Jul 4, 2014

Posted by Shanell Calloway in Business | Comments Off on Working with Stainless Steel Welding Wire

Working with Stainless Steel Welding Wire

Welding is the process of permanently joining two metals together through the application of heat. It has mainly industrial uses, but can also be utilized in everything from home, car and boat repairs to craft projects.

Welding techniques and materials differ slightly for every metal, including stainless steel.

Choosing the Correct Wire
There are many different types of stainless steel welding wire. Which one you choose depends on the application you will be using it for. Some wires are better suited to general-purpose applications, where only moderate corrosion conditions are experienced – such as chemical tanks and restaurant equipment.

Others are better for welding dissimilar materials – such as mild steel to stainless steel, or for barrier layers in stainless overlays.

The main difference between the various types of stainless steel welding wire is their composition. Some wires have a higher silicon content, for example, which improves wash and wetting behavior in the gas shielded welding process. Others have a controlled carbon content to reduce the possibility of the formation of inter-granular carbide precipitation.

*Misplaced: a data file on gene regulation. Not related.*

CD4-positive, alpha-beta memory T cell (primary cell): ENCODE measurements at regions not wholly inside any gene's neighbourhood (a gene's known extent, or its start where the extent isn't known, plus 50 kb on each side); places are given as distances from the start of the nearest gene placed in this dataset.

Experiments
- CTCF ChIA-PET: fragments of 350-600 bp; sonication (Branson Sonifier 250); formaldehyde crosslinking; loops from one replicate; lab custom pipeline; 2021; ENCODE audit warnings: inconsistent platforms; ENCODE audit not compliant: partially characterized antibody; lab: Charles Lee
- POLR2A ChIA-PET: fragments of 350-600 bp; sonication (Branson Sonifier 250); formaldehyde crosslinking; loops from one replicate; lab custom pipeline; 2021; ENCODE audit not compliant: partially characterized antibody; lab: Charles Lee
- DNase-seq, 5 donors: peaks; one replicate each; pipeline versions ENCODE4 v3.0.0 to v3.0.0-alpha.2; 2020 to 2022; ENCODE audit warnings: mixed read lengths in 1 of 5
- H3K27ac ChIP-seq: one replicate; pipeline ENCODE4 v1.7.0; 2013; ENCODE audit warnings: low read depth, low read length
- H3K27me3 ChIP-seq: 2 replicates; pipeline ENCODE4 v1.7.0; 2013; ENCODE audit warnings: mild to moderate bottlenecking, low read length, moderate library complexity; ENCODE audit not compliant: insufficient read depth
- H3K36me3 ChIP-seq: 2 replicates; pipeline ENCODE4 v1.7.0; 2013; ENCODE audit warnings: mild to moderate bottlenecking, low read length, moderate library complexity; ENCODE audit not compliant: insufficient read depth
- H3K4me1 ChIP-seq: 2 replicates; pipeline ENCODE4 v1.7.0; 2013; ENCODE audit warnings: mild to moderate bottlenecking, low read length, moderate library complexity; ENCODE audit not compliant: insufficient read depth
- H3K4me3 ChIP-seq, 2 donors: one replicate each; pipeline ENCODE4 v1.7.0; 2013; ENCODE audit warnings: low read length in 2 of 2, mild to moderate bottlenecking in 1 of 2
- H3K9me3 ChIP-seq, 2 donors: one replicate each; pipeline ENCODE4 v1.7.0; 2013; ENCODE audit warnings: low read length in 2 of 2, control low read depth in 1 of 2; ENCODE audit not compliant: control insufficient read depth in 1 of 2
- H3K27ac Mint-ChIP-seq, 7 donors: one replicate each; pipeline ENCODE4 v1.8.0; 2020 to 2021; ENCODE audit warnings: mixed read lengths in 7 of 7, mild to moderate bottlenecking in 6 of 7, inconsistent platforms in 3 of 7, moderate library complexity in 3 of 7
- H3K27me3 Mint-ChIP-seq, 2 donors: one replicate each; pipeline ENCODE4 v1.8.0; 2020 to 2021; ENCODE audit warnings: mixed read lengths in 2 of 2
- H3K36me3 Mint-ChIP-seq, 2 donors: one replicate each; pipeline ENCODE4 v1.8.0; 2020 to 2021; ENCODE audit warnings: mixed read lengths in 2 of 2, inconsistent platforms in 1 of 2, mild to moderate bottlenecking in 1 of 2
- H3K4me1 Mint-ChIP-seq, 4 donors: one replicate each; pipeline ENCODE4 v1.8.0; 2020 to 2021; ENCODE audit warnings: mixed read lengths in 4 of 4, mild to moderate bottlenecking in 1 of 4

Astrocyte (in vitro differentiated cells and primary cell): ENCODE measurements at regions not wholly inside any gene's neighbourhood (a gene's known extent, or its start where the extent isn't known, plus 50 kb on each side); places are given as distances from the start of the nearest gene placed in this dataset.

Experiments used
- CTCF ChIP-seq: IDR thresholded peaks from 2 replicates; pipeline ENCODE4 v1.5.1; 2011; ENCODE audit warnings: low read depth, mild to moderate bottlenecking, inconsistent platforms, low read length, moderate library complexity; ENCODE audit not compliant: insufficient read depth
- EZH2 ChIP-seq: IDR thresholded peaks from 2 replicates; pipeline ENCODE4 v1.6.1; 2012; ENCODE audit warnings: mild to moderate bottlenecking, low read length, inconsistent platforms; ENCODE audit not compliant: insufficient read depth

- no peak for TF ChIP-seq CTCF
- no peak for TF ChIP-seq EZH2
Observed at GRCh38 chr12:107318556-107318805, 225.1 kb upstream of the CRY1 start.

Welding wire also differs in thickness, and which one you use again depends on the application. When welding thinner metals, use a smaller diameter wire. Thicker metal necessitates larger wire and a bigger machine.

It is very important to use the correct type of wire in relation to the base metal you are welding. Stainless steel welding wire should be used for stainless steel, aluminum wires for aluminum etc. if you are welding onto dirty or rusty steel, a wire containing more deoxidizers is needed.

Choosing the Correct Gas
The correct shielding gas is also essential. Carbon Dioxide (CO2) is good for steel, for example, but it is too hot for thinner metals. Argon is the only gas that should be used when welding aluminum.

There is no need to preheat the stainless steel if it is austenitic, but it should be preheated if it is martensitic or ferritic stainless steel, or if it is high in carbon, or very thick. The application of heat after welding is important to prevent internal stress and cracking from rapid cooling – particularly if you are joining two thick pieces of metal.

The Welding Warehouse, Inc. stocks a wide variety of welding materials in many differing grades and sizes. We also proudly stock PACWELD, our own, in-house brand of welding rods and wires. Ask us in store about its properties, uses and benefits, or visit us online at weldingwarehouseinc.com

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